Thursday, October 30, 2008

Autumnal Bounty

Tonight I cooked pumpkin stew. I didn't have a recipe. I just winged it, and it turend out pretty good. Here is what I did.

1. Removed the casings from three spicy Italian sausages, mashed them into bits, and browned them
2. Diced a yellow onion and sauteed until golden brown
3. reyhdrated a couple of handfulls of dried wild mushrooms in a quart of chicken stock
4. cleaned and diced one small pumpkin
5. chopped three celery sticks
6. minced 4 garlic cloves
7. diced 8 plum plum tomatoes (this was probably the last of the tomatoes until next summer. It rained today.)
8. Put all of the above ingredients in a 6 quart pan over medium heat.
stirred in 1 16-oz can of corn, 2 cups of raisins, pepper, dried oregano, dried sage, and a couple of handfulls of baby carrots, and salt. Sitrred occasionally.
9. cleaned three medium pumpkins
10. chopped two cups of Italian parsley and added it to the pot
11. cooked the stew about 5 more minutes, divided it up between the three wating pumpkins
12. put one bay leaf in each pumpkin
13. put lids on pumpkins, making sure they were each a little bit off to the side
14. put pumpkins in 300 degree oven for 30 minutes.
15. increased heat to 400 for 10 more minutes, until the outsides of the pumpkins started to brown
16. removed from oven and served immediately
17. After the stew had all been consumed the flesh of the pumpkins made a nice desert when sprinkeld with grade B maple syrup. (oddly, grade B tastes better than grade A.)

Hmmm. Now I'm in the mood for eggnog.

Wednesday, October 29, 2008

Something to cheer me up.

Well, I droppped my ballot off at the reisgistrar of voters office. There is nothing else I can do, besides praying that God's will be done. So, no more politics on this blog for a while. It makes me too sad. Here is something that makes me very happy. During eveing prayers two nights ago Basil (age three)said the entire Nicene-Constantinopolitan Creed. I don't think he can say it all by himself but as I slowly chant the first word of each line he hurridly says the whole line. So, as I am just chanting " one God..." he is already saying "...maker of heaven and earth...". Then he waits for me to start the next line before he rushes on a head of me. It's really cute. Maybe he thinks each line is a little race and he has to finish before me.

I wonder how Obama hides his fangs.

When Your Father Starts Shooting Heroin

In my neighborhood I am surrounded by ebullient Obama supporters. Signs, banners, stickers all proclaim the victory of the Wicked Man. My neighbors are rejoicing in the destruction of our country. The sadness in my heart is almost more than I can bear. All I can compare it to is the feeling I might have had if I'd discovered my Father had become a heroin addict. It looks like the country I love, and it sounds like the country I love but it is something else now. It is self-absorbed, short-sighted, willing to sacrifice every good thing to sate evil desire, forgetful of the past, and self-destructive. But there are memories of good things, of the way we used to be.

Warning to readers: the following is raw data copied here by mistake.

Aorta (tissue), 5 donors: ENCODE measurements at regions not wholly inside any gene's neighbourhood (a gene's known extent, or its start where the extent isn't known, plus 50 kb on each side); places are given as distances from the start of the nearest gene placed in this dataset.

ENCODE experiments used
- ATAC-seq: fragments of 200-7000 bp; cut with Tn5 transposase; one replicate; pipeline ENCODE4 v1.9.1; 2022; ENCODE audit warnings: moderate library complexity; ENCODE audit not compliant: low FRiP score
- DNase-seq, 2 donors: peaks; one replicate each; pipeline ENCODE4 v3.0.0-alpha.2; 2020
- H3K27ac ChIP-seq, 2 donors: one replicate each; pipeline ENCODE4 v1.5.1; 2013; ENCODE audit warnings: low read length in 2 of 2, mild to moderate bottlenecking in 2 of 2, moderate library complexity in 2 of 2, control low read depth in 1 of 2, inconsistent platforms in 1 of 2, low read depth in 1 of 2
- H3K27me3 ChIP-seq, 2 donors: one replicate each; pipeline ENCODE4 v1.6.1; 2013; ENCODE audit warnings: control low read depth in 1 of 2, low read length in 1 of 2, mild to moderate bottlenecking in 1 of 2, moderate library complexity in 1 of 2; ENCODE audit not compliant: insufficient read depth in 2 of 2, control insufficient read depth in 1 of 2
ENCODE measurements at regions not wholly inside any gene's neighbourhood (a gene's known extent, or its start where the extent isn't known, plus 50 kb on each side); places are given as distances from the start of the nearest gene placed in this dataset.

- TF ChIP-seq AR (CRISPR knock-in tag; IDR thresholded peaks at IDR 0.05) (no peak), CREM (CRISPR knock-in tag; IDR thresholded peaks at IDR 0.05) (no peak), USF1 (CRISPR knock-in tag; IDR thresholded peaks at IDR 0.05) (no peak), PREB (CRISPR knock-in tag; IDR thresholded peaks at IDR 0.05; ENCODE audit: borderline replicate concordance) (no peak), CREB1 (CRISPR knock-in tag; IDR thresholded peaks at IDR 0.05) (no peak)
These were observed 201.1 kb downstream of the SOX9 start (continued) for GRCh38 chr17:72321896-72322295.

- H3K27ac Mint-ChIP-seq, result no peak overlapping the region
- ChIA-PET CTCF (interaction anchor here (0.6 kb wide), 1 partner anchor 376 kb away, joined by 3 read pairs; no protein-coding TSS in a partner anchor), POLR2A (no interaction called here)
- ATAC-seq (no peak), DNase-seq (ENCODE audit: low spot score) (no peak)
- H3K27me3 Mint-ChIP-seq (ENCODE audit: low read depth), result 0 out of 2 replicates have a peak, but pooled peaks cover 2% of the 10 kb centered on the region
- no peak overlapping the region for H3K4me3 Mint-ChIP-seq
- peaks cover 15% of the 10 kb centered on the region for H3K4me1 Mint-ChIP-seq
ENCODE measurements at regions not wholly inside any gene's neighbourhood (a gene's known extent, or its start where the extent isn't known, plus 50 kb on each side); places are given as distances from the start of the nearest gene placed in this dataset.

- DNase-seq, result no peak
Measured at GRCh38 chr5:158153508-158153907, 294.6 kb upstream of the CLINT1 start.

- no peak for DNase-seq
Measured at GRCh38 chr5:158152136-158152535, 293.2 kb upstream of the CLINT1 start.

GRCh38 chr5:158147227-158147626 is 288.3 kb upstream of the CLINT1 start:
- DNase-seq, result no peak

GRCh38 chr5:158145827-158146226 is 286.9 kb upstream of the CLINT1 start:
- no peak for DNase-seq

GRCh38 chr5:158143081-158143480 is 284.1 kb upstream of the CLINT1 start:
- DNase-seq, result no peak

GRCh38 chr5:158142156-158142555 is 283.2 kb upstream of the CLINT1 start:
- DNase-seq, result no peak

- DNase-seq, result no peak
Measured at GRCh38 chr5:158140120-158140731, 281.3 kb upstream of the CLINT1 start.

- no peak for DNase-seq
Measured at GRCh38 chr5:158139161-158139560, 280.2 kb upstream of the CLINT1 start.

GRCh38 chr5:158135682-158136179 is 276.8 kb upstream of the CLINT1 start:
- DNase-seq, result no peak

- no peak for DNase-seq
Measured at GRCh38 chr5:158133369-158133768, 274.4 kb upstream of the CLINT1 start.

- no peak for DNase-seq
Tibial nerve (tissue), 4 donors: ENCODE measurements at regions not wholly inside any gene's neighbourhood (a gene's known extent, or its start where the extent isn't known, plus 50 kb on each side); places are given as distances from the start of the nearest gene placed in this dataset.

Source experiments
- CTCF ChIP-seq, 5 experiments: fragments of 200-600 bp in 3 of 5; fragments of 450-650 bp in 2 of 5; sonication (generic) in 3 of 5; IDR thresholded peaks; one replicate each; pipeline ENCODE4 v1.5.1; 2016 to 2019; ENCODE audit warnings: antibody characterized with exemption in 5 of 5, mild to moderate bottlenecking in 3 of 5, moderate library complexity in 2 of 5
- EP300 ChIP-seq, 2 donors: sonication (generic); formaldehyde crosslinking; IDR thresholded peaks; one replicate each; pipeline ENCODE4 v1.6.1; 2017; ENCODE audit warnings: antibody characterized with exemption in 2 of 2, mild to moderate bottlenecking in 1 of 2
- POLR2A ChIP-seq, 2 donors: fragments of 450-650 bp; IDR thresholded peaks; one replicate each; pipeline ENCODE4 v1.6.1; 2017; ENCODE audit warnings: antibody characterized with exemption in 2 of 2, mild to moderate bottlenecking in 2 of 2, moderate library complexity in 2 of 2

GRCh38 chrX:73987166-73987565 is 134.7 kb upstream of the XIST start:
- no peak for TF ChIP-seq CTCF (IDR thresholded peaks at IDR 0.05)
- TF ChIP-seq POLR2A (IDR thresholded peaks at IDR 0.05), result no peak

Tuesday, October 28, 2008

He Will Appoint Judges

"[W]e need somebody who's got the heart, the empathy, to recognize what it's like to be a young teenage mom. The empathy to understand what it's like to be poor, or African-American, or gay, or disabled, or old. And that's the criteria by which I'm going to be selecting my judges." The Wicked Man, July 2007

O God, the Righteous Judge, save us from this lawless man, please.

Monday, October 27, 2008

I was asked a question

My midterm exam in one class asked me a question that I really enjoyed answering. Infact, I enjoyed it so much that I thought you might enjoy reading the answer too. My only regret is that the footnotes won't post.

Q: Make a case that the world has, or has not, reached its limits. Support your case (either way) with evidence. (15 points)

A: The first thing that has to be decided is what is meant by limits. I don’t know what that means. Does it mean there is no more room for anyone to live here? Does it mean there is not enough food for one more mouth? Or does it mean there are too many people for certain other people to live they way they want to live? The population of the earth grows every day. So, obviously, the earth did not reach its limit last year, last week, or even yesterday as the population grew today.

People have always moved from one place to another depending on resource availability. Hunter/gatherers and pastoralists are known for their nomadic way of life; the former following game, the latter following pasture. They run out of their required resource and move somewhere else. But those types of societies do not produce enough food for large populations. Large populations require agriculture. I assume that we will continue to adapt. When we run out of something we will do without or find a substitute.

It was only with the cultivation of grain in Anatolia and the ”fertile crescent”, grapes and olives in Greece and Italy, corn in meso-America, and rice in India and China that populations could grow and great nations develop. But is there a limit to how much can be grown? Well, yes. The world is finite. It stands to reason that there is a limit to how many people can live on this globe. But have we reached that limit? No. I don’t think so.

Much has been made of higher prices. The CRB Commodity Index shows a dramatic increase in prices from 1970 to 2008. But what does that mean? Does it mean more people are going hungry? Not necessarily. It means that more people have the money to buy commodities, thus there is upward pressure is put on the price. But that doesn’t mean there is no other food. It means that the food people desire is going up in price. But what about food people do not desire? I could have a rich diet in acorns if I wanted. And it would be free since there are oak trees all around where I live. But I prefer wheat, corn, barley, rice, etc. I could eat miner’s lettuce and wild fennel which grow all over the bay area. But I prefer cabbage and onions. I turn down free food and opt for buying commodities, applying my own little bit of upward pressure to the price.